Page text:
GCD-Multilingual me

China, America, and Japan. Chinese, English, and Japanese. My mother tongue is Chinese, but English comes more naturally to me at most times. As for Japanese, I have been living in Japan since Pre-school, I basically grew up here, so the language is very familiar to me and I also have been learning the language at school ever since I came to YIS. I feel cool and proud to know that I am able to communicate in three different languages, or maybe even more in the future. I would have never thought that I would be able to speak three languages this well when I was born.

This may sound a bit strange, but I speak to my family with mixed languages. I say a few words in Chinese, then English, then Japanese, I have always wondered if other multilingual people are in this kind of situation. Although this happens sometimes, at home Chinese is mainly spoken with my parents and Japanese with my younger brother (his first language is Japanese). I find it really useful to have three languages, apart from it being convenient, it allows you to interact with many more people.  If you know more than one language, you will realize that there are so many expressions of one language that you just can’t express through the other.  This can be frustrating sometimes because you try to translate the expression but then it doesn’t really make sense in the other language. Having more than one language makes your thinking more diverse, your brain naturally makes you think with the perspective of all your languages which I believe is what makes an international minded person – being able to see situations in a culturally unbiased perspective, understanding and respecting all perspectives.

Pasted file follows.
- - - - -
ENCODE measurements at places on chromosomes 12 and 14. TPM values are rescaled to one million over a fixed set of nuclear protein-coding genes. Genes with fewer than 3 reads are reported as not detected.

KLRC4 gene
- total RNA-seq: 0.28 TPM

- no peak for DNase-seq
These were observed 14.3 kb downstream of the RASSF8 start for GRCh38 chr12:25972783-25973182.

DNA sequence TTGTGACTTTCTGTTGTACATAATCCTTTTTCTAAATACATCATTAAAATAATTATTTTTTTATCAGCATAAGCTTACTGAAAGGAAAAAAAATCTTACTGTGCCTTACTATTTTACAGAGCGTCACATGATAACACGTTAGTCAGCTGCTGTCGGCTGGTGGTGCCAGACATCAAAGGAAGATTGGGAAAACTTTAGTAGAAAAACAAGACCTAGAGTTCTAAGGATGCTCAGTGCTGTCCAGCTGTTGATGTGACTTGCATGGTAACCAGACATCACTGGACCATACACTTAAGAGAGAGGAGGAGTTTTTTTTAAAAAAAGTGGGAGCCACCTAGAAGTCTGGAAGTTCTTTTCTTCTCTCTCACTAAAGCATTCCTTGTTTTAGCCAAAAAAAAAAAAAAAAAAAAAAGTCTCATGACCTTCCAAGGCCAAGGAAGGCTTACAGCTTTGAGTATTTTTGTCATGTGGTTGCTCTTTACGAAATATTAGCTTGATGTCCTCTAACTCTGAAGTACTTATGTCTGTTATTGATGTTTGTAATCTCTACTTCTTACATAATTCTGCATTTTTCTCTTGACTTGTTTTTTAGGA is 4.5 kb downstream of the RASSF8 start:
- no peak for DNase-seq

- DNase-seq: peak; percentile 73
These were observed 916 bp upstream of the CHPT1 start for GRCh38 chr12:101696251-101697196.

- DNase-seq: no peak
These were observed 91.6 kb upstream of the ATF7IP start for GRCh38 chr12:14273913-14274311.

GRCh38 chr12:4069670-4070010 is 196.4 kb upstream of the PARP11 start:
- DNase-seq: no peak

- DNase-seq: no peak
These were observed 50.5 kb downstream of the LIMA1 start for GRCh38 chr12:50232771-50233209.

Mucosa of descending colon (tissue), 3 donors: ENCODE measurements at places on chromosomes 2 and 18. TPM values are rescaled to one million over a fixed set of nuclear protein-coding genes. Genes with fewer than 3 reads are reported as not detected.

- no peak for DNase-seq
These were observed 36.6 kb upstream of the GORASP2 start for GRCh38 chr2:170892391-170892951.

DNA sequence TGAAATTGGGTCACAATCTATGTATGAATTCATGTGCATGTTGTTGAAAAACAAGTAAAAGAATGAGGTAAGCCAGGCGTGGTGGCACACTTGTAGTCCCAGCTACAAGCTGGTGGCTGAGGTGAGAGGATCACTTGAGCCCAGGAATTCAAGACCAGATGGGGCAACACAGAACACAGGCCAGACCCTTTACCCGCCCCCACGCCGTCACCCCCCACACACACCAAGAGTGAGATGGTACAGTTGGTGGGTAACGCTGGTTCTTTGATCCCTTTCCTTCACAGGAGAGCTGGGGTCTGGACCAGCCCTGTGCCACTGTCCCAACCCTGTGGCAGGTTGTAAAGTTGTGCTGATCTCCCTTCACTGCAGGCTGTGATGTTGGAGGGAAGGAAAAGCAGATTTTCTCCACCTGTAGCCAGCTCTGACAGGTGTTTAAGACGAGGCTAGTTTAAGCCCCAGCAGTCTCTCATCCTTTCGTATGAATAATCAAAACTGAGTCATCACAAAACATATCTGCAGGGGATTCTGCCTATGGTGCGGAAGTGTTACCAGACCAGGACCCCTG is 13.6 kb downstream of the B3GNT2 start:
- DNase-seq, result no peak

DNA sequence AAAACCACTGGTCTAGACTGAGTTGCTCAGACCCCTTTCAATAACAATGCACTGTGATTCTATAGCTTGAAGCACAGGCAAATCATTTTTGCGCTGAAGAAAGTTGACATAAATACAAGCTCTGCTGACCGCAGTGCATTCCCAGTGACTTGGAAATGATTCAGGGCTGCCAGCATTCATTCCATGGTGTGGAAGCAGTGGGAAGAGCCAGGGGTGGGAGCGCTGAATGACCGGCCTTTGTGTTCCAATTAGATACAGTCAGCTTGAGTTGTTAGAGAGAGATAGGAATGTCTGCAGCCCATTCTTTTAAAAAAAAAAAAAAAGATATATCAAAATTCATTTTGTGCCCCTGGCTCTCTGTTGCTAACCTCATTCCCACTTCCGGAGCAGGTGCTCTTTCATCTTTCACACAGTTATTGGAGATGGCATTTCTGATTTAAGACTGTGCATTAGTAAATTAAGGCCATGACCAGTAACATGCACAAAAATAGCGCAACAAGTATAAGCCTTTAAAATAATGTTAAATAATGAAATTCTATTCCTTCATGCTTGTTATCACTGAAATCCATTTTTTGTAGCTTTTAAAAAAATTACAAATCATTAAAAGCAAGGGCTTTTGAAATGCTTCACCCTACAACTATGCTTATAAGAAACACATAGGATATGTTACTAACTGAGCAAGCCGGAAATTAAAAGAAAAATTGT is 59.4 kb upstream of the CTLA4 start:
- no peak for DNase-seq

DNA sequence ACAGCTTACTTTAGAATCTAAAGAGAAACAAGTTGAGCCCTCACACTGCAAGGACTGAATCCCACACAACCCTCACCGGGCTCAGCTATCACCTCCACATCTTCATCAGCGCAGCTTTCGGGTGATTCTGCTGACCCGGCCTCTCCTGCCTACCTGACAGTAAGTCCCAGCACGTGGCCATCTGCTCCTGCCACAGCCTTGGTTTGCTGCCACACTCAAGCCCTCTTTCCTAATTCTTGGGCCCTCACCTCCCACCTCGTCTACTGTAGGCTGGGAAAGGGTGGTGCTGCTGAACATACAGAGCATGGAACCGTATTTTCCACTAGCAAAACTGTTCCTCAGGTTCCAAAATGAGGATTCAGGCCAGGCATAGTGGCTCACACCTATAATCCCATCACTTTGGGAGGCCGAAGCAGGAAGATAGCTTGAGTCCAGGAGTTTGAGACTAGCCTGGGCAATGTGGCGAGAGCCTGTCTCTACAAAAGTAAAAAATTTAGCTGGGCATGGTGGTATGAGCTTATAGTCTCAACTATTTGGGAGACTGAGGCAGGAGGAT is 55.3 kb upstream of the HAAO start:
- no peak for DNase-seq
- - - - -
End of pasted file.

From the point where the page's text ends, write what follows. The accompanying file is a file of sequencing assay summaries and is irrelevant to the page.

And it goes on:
Living in Japan for almost my whole life and growing up with education where English is prioritized, makes Chinese used less often in daily life other than basic conversations with my family. Chinese is my mother tongue, so I believe it is very important to be fluent, which is why I have continued to take Chinese lessons once a week since elementary. Recently, I decided to take the HSK Chinese language proficiency test, on one hand, to prove my fluency and on the other hand to see for myself what level I am at. I am quite satisfied with my results as I scored much higher than the passing point at the highest test level. However, at the same time, I was able to see what I struggled with, I lost much of my points in the writing section because I couldn’t remember how to write the characters of certain sentences I wanted to express. I actually expected this because there is not much opportunity to write in Chinese in daily life other than homework from my lessons. Also because I am so used to typing, when you type the pinyin in the computer, the character will come out itself. But the funny thing is that I am able to read Chinese books, I recognize the character when I see it but I just can’t write it sometimes. This is something I want to improve on, which is also one of the reasons I chose to learn calligraphy, to practice my writing.

Lastly, like I mentioned before, being multilingual is a great benefit. Your brain automatically brings you to see things from different perspectives, other than being convenient, I believe it will also bring much more opportunities in life. I am very grateful to have three languages.